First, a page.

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Poetry Readings

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http://www.amazon.com/dp/B00D2MEG1M/ref=r_soa_w_d

In a memoir of saints, sages and swollen ankles Helen, a Buddhist walks from the Pyrenees to Santiago de Compostela across the Catholic heartland of Spain. It’s a long way from the comfort of her home and a twenty five year relationship.

How will she survive for a month with just one change of clothes, a bar of soap and a toothbrush? Who will she meet? What will it be like to travel alone? Treading mountain paths and endless wheat stubbled fields, through vineyards and the cobbled streets of forgotten villages it’s a contemporary Canterbury Tales of sorts. Along the way Helen meets fellow pilgrims with their all too human quirks and Quixotic foibles as well as locals who ply travellers with offerings of house wine and the bounties of an autumn harvest.

A medieval road becomes the perfect antidote for an ever accelerating twenty-first century. In this slowed down world - what takes her a day to walk, a bus covers in twenty minutes - Helen’s inner pilgrimage unfolds. Amid the bustle of a city plaza and in the solitude of ancient forests there are moments of deep personal reflection. Despair transforms into gratitude and love finds a way in only when she lets go. The simplest truths she finds are often the most profound.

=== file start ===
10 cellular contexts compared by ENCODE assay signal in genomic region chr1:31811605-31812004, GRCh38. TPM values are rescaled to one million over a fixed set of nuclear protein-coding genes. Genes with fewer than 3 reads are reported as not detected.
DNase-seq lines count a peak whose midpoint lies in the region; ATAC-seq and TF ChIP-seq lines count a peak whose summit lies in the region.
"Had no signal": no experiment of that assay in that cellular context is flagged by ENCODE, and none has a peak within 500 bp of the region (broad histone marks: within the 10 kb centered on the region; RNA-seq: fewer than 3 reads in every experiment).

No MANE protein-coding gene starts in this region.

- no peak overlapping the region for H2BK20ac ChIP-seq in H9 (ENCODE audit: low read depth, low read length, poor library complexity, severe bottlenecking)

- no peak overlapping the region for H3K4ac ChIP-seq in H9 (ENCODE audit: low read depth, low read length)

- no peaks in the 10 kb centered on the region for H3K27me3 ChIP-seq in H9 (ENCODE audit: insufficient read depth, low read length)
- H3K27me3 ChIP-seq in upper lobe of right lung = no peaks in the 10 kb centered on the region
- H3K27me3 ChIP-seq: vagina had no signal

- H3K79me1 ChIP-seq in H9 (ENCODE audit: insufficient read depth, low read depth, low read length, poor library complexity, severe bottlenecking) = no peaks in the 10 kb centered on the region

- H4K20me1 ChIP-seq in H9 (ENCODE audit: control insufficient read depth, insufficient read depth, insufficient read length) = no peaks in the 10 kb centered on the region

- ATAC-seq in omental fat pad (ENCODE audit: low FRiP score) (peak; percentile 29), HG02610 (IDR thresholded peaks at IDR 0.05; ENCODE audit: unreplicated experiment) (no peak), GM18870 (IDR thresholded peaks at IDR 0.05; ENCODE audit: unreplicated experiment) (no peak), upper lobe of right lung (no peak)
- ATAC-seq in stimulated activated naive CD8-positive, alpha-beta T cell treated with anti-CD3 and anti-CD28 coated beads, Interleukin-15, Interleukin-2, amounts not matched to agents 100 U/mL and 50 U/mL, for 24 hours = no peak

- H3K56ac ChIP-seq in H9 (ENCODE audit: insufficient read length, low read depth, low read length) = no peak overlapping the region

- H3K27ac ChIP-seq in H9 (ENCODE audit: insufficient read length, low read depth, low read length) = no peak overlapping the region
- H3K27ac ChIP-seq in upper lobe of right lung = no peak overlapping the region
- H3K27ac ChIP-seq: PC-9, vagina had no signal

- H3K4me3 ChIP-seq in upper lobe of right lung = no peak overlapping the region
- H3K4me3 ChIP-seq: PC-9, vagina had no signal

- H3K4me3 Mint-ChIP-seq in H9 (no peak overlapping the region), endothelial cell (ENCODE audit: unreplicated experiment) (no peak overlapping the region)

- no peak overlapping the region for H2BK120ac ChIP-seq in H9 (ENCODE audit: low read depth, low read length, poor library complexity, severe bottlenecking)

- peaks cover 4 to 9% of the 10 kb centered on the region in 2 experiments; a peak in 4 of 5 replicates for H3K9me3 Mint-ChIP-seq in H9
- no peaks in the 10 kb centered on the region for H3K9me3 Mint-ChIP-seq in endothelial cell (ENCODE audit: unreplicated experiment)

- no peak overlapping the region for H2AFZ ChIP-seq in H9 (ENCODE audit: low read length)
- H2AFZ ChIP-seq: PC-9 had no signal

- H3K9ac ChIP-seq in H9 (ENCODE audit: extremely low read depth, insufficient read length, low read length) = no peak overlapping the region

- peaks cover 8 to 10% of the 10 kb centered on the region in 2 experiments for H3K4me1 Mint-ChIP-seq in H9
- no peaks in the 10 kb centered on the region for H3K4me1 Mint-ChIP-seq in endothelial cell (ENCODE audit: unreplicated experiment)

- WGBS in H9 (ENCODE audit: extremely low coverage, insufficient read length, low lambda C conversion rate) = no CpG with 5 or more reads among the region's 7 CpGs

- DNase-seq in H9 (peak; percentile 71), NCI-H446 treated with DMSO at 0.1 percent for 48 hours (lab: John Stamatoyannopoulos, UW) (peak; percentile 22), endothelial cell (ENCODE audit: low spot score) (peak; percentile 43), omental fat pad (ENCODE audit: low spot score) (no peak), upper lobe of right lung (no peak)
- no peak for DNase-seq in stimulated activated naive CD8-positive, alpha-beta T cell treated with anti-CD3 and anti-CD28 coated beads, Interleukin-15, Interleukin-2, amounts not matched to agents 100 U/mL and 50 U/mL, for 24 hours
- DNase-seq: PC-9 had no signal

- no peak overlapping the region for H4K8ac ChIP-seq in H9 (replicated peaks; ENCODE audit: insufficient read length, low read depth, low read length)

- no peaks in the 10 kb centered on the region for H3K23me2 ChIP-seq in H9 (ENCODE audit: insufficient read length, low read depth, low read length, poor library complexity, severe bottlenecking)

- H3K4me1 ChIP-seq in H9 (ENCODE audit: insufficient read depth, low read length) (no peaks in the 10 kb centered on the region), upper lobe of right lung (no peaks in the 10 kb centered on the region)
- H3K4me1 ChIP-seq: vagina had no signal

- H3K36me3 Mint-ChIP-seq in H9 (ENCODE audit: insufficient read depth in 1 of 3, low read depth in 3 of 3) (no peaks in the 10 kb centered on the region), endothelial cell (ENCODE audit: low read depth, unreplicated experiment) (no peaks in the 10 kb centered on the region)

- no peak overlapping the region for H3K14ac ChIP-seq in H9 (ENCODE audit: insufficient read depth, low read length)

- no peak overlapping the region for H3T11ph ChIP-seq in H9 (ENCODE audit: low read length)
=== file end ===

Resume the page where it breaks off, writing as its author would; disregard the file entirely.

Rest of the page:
Maps and guidebooks, in the end, are superfluous. As she strides into the unknown, memories and miles intertwine spanning not just the country she walks but her Christian upbringing and later life as a Buddhist. Through recollections of early retreats and Burmese monasteries and encounters with the gilded Saints and Madonnas of Spanish cathedrals Helen contemplates the heart of two religions. She discovers two paths can lead to the same destination.

Excerpt from Chapter 5

Mermaid in a Viper's Nest


In full modern pilgrim regalia

I breathe in for a count of three steps and out for ten. At the end of each cycle all that is left is a primal urge to breathe in again. Maybe this long walk to the end of the earth will give me the courage and the time to peel away a few more layers, let my fears loose on the wind, tread away my doubting mind till not one doubt is left. Maybe a month of the rising sun warming my back, of breathing in the air of wheat fields and wild grasses, will give the raw places inside me the chance to surface for air.

A sea of horsetail, a herb for healthy hair and bones, clings to the banks of a ditch. Each bright green stalk, like a jointed needle, has a delicate spike for a flower. Two hundred million years ago it grew as a giant fern like tree. I bend down and brush my hand across their resilient stems. It’s a soft tickling sensation that belies their ancient use as a scouring pad. A bunch of dried leaves can polish metal clear as a mirror and as a final sanding leaves wood smooth as new skin. A little like meditation I think, polishing the mind clean. Seeing the moment afresh, as it is, without the barnacles of judgement.

Small cultivated fields of asparagus, Navarra’s ‘white gold’, appear either side of the path, their shoots peeking out from mounds of soil. Each day offers another feast of blackberries and grapes, of comfrey and apple mint. Little wings have sprouted on my feet. It is not that I have a destination to reach over six hundred kilometres away, it’s not even that I want to reach the next village. My sprint to the next rise is joy enough.

Excerpt from Chapter 8

Alice Through the Laundry

Well-trodden path leads to the ancient village of Ciraqui.

I unlatch the gate to a small garden of knee high zinnias and a green front door. “Por favor, iglesia?” I ask the lady who answers.

Momento,” she whistles through a gap in her front teeth and returns with a key. Smiling she takes me by the elbow and we walk back to the church.